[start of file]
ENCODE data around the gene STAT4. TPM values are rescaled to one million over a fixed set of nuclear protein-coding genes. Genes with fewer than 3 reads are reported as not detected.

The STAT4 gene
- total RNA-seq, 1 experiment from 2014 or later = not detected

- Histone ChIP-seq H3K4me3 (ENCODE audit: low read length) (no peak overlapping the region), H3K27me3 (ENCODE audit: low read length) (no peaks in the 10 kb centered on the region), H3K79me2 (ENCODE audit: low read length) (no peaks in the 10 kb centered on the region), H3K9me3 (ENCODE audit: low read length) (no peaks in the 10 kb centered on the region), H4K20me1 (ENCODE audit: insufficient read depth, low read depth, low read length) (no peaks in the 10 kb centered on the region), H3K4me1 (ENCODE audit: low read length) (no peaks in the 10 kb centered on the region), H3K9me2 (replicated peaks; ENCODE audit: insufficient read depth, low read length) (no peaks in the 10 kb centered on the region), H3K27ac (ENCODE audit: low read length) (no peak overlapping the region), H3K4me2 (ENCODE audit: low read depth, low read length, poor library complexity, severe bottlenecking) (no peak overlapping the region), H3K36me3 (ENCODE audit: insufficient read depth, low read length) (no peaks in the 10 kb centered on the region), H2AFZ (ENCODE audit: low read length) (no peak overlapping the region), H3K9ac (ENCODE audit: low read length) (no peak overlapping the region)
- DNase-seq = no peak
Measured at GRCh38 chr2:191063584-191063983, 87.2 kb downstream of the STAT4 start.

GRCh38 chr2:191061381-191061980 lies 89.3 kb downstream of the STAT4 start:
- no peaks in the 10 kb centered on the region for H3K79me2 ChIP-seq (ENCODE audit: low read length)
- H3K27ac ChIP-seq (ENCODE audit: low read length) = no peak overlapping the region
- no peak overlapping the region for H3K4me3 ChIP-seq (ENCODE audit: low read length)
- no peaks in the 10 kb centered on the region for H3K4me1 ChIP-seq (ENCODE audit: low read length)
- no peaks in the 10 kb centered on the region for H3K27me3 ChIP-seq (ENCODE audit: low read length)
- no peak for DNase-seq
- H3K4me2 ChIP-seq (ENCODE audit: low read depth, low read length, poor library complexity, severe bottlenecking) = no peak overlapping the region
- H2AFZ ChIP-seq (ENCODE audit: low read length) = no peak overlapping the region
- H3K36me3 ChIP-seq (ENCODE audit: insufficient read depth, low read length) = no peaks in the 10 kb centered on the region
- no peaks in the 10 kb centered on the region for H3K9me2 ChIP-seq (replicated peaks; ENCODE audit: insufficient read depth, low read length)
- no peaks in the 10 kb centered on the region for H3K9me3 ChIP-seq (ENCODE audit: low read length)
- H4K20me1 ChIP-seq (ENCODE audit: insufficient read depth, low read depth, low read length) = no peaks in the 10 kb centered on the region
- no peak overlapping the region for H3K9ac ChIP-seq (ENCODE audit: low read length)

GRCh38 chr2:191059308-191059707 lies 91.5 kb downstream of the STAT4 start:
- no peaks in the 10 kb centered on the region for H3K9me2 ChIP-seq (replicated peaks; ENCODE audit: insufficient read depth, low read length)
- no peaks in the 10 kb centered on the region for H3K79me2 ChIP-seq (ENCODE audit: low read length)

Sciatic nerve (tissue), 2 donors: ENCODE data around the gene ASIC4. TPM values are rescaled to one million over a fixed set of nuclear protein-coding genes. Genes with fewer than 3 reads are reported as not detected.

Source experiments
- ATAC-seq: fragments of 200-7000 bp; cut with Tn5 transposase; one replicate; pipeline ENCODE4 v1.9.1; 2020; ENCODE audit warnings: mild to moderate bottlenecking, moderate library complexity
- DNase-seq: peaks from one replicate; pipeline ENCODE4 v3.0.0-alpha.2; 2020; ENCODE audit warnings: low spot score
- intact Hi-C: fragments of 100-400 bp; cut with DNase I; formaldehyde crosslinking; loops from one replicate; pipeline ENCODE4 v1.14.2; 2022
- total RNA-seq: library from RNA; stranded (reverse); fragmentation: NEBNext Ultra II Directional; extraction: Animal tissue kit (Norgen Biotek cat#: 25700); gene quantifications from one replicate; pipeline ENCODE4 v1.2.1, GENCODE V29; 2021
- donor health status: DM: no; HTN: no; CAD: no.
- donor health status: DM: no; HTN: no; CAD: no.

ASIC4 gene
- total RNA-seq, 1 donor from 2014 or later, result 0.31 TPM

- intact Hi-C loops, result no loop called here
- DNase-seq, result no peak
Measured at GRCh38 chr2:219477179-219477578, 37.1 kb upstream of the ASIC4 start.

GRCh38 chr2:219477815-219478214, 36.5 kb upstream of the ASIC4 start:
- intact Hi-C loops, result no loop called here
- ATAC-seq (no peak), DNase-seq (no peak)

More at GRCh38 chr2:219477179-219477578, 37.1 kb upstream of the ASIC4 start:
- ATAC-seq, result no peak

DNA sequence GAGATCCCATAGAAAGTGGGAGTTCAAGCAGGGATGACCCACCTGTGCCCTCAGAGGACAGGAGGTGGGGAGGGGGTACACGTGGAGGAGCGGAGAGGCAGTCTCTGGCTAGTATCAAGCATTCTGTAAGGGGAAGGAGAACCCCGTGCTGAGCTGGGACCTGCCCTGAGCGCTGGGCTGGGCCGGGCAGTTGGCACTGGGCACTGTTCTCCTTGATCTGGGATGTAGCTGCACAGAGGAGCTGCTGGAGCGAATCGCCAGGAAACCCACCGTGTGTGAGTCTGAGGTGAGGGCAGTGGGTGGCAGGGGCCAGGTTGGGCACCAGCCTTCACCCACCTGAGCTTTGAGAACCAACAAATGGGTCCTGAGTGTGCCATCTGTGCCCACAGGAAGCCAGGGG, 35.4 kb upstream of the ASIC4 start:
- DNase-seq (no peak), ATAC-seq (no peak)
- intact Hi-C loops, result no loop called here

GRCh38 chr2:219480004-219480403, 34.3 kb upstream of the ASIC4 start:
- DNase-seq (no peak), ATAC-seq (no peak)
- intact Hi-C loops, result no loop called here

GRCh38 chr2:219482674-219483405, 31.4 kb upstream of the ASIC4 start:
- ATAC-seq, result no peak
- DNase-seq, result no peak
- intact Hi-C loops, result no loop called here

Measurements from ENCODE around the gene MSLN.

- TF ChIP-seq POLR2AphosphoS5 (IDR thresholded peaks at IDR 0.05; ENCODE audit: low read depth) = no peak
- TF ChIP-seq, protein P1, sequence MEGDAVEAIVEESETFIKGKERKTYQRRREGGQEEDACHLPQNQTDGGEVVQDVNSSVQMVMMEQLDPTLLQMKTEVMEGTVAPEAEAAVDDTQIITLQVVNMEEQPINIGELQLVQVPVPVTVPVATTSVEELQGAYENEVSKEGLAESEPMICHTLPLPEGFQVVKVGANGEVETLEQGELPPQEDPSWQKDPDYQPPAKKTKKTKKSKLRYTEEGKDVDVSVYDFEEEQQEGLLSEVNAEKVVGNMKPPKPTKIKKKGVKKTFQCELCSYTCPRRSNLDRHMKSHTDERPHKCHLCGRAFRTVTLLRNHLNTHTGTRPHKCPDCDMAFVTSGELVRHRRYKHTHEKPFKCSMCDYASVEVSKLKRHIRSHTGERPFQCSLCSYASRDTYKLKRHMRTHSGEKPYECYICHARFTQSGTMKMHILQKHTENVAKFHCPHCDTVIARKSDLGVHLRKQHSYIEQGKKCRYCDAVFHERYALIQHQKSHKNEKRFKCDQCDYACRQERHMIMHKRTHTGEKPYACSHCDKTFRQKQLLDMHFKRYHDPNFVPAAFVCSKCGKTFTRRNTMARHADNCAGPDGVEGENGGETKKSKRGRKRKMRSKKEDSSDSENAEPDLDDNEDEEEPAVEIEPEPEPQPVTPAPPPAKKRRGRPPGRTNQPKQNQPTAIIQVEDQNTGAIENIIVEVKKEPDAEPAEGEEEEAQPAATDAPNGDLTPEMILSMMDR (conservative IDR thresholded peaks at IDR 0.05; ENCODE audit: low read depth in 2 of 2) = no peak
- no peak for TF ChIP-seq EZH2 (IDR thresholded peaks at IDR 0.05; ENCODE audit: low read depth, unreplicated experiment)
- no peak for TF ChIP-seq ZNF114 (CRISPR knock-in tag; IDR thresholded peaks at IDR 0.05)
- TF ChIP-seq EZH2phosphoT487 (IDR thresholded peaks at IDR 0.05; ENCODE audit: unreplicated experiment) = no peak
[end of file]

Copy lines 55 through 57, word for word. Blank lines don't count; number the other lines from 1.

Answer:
- no peak for TF ChIP-seq EZH2 (IDR thresholded peaks at IDR 0.05; ENCODE audit: low read depth, unreplicated experiment)
- no peak for TF ChIP-seq ZNF114 (CRISPR knock-in tag; IDR thresholded peaks at IDR 0.05)
- TF ChIP-seq EZH2phosphoT487 (IDR thresholded peaks at IDR 0.05; ENCODE audit: unreplicated experiment) = no peak